Deep Rooted Limiting Beliefs – Inhibiting Your Organisations Growth and Potential
Human beings are naturally programmed to avoid danger, and that danger can be anything we perceive as a threat, especially to life. While extremely important for our survival as a species, especially during more precarious times in our human evolution, we find such subconscious thoughts manifest with the same intensity in present time, often without the potentially hazardous environment in which they are helpful. We have swapped the danger of the unexplored wilderness to an equally formidable landscape, the workplace.
“People in companies struggle to feel relevant in a complex workplace system”
During my extensive experience as an organisational coach, I have observed how people in companies struggle to feel relevant in a complex workplace system. They attempt to make sense of their place, often forgoing amazing opportunities to develop, grow and fulfil their potential. At least some of this is due to our limiting beliefs. We all have them, and what’s even more surprising is that we often don’t realise they are at play. 95% of our thoughts are formed subconsciously and our brains will happily oblige by avoiding those opportunities we feel we are incapable of achieving. So, without realising it, we are missing out on a great deal. We don’t consciously recognise that we have an opportunity to learn and grow; rather we want to avoid the shame of failure. The other very interesting factor related to limiting beliefs is that they are formed very early – from the ages of 0 to 6. It is those who are the most influential to us, such as parents and guardians, who help us form beliefs about our place in the world. In fact, most children subconsciously form a script about the path they will traverse through life just by observing the world around them.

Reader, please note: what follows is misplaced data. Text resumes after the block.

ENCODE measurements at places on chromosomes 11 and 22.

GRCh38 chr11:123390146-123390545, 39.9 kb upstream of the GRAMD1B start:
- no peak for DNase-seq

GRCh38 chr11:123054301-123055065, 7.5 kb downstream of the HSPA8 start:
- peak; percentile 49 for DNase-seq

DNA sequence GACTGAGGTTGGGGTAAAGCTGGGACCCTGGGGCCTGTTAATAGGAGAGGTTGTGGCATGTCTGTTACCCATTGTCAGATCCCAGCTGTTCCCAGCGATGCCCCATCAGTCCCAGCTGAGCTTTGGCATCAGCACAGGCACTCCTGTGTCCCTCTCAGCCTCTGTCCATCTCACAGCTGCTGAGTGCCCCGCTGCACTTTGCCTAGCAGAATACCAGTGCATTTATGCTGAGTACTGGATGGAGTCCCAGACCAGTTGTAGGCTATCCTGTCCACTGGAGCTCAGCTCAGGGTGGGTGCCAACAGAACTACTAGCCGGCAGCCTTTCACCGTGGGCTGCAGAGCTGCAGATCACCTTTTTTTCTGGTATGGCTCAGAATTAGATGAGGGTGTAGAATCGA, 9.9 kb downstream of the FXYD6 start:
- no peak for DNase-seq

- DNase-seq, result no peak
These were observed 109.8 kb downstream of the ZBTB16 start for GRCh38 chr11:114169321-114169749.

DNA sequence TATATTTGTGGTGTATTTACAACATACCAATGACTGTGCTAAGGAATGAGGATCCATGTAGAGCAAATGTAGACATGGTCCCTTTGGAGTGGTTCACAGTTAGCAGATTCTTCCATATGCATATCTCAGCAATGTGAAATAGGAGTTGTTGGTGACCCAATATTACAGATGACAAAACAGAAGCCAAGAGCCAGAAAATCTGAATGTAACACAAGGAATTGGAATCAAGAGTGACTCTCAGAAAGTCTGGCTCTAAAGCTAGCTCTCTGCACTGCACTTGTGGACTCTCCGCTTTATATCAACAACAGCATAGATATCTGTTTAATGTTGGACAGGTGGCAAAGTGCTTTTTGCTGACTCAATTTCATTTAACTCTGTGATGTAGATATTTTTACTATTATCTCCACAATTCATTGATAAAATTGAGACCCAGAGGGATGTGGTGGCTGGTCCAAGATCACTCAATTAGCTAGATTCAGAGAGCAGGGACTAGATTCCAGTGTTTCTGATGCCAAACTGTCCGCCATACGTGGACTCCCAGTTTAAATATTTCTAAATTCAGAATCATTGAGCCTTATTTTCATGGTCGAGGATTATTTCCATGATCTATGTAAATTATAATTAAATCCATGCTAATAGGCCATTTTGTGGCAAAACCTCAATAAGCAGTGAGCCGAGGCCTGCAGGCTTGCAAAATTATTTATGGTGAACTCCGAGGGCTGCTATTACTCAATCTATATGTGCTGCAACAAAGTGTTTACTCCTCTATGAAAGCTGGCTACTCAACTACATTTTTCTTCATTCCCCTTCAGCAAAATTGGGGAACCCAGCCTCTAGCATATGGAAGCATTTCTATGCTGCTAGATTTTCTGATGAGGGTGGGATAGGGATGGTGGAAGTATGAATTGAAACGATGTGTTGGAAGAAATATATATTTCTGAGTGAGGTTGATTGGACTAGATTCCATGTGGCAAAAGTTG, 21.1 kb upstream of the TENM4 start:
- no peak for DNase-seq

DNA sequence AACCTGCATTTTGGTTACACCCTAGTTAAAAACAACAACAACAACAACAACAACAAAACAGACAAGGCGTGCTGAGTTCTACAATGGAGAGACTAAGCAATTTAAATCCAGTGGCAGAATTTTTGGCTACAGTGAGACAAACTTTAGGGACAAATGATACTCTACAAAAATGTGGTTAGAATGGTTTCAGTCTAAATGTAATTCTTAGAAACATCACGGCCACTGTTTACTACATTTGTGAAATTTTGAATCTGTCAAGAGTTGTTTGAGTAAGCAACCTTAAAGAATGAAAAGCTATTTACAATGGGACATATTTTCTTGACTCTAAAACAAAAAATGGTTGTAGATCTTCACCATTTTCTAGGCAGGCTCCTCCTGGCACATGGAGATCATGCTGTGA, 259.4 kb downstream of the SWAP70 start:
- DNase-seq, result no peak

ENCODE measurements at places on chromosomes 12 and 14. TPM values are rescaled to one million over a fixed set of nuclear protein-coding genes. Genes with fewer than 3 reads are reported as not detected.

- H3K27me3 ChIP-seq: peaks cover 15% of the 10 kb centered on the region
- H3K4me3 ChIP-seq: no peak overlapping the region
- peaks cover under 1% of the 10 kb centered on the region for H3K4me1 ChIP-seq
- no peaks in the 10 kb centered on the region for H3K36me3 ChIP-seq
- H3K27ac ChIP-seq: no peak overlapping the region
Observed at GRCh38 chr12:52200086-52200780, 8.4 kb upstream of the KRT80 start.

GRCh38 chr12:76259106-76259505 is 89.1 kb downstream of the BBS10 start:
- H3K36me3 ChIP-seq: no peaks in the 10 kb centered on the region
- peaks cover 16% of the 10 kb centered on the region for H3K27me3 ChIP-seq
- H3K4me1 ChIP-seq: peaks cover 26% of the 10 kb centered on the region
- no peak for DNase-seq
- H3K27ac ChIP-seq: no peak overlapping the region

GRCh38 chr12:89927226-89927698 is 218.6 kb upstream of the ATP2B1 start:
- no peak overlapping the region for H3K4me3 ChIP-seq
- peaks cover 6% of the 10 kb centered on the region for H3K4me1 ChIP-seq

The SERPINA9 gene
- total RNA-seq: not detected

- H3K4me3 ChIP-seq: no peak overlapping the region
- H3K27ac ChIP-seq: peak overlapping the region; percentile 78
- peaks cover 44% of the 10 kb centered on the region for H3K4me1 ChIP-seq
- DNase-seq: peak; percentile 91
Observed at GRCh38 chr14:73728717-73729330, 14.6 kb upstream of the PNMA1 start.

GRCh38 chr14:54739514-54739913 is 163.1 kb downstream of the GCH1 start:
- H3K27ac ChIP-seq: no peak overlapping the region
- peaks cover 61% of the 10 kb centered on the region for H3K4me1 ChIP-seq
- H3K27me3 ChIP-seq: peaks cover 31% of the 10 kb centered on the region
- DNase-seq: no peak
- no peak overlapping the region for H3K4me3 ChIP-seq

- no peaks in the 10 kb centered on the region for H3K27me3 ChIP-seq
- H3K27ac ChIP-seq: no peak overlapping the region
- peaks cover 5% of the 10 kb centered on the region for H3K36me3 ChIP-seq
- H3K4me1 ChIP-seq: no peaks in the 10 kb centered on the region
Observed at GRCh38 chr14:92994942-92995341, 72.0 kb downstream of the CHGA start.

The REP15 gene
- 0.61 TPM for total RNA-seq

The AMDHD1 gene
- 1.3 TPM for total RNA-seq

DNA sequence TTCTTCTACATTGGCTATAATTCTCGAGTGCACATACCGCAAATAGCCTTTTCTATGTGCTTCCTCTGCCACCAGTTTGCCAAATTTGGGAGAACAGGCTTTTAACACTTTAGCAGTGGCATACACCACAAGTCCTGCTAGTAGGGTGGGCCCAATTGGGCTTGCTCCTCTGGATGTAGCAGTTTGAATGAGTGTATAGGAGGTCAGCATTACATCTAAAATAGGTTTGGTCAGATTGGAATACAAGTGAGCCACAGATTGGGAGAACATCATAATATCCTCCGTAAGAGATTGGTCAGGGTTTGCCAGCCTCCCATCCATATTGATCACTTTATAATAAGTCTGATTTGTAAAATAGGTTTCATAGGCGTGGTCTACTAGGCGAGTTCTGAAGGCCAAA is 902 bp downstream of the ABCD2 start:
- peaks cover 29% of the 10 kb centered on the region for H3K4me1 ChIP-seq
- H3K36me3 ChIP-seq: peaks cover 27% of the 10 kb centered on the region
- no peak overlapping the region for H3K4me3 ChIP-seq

“Think back to your childhood for a moment; was there a point when that fundamental belief about your inability to achieve something was formed?”
As such, experiences and exposures early on in life influence a great deal of what we are capable of and what we think we can and can’t do. Ever found yourself avoiding certain tasks, events or social gatherings? Or perhaps not going for that promotion at work, or not putting yourself forward for some event or task that you feel you won’t succeed at? Think back to your childhood for a moment; was there a point when that fundamental belief about your inability to achieve something was formed?